Sunday, January 19, 2014

The Frozen Snow Queen

Click here to read my thoughts on Frozen.

You know how we all end up with random childhood memories? Well, one of mine was from a video my second grade class watched. I always thought it had to do with a museum and that the story was part of mythology or something like that. The camera showed spiky ice, and the narrator described something about a child's heart being pierced by ice. Very random. But after watching Frozen, I wondered if this video might have been describing something from the Hans Christian Anderson tale, "The Snow Queen," on which the movie was partially based.

Frozen had no more similarity to "The Snow Queen" than The Little Mermaid had to its own Anderson story. But that's beside the point: the interesting thing is to see what the Frozen team did keep from the old tale. I had to pick up my Hans Christian Anderson volume since I had no memory of reading "The Snow Queen."

While the story begins with a mirror, there is no mirror in the movie--unless you count the theme of personal image that exists within both sisters' journeys. The story has a boy and a girl as main characters instead of two sisters; one of these sisters is the Snow Queen herself, instead of having her as a separate character. What's notable about this is what I think of as the Harry Potter or X-Men effect: the instance of having something within yourself that you can either use for good or for ill. Usually it's something that general society doesn't look well on. This very modern theme is one of the reasons I called Frozen a modern fairy tale. They didn't make the Snow Queen a force of nature or a witch or anything like that: she's a person, who happens to be able to shoot ice from her palms.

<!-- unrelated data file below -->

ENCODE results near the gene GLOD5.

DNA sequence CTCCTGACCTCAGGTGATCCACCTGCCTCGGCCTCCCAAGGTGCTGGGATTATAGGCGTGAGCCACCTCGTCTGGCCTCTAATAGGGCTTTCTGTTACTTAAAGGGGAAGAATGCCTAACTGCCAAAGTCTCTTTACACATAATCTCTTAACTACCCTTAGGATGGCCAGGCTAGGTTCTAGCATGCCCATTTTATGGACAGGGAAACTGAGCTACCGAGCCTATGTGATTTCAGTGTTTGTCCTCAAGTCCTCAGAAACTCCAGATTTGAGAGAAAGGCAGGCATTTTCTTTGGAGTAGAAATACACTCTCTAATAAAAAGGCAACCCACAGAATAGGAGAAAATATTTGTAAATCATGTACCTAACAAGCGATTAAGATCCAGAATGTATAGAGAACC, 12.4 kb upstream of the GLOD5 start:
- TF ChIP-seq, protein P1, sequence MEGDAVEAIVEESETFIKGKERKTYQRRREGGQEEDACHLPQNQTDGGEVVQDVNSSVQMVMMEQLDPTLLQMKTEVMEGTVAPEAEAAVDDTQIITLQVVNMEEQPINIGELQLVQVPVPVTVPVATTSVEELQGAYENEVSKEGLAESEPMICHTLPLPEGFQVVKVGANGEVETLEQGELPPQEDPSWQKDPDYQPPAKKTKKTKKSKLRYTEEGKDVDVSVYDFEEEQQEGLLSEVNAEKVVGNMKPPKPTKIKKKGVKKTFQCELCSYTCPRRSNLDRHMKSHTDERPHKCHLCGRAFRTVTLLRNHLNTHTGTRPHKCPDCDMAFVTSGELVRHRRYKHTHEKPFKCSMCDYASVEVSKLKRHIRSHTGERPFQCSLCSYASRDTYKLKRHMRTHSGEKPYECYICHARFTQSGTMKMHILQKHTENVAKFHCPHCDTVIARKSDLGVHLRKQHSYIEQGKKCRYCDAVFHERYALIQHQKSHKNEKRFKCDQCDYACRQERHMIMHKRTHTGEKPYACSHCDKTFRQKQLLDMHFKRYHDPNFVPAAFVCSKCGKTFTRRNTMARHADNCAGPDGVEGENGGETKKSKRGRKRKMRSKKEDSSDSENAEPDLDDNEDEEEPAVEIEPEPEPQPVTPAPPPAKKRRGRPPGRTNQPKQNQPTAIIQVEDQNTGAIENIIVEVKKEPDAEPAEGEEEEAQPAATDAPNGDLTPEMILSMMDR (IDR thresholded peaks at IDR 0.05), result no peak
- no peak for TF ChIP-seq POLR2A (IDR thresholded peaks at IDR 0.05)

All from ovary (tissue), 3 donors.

Let's just skip over the flower garden portion of Anderson's tale, shall we?

The prince and the princess find their way, vaguely, into the movie in the form of Anna's quest to find love. Sadly, I don't remember any crows in the movie, although there was one very cute reindeer. In place of the robbers I suppose you might say stands Kristoff--he adds a similar rustic quality. And there's a good amount of traveling in both movie and story, though not of like distances.

Obviously, the main similarity is the ice freezing someone's heart. In the story it's a child, Kay, and his innocence is a central element. While Anna is no longer quite a child, she is young and still carries a certain purity about her. It's this purity that allows her to be fooled into false love. The melting of the ice also happens very similarly. It's done in both cases by a female character--with no romance involved. (We might assume that Kay and Gerda will fall in love as adults, but throughout the body of the story we're told they're children.) Gerda the friend and Elsa the sister melt the ice through sorrow, born of love, over their dear one's pain. Naturally, Anderson pushes the purity side of love more than the movie does, but still love stands at the center.

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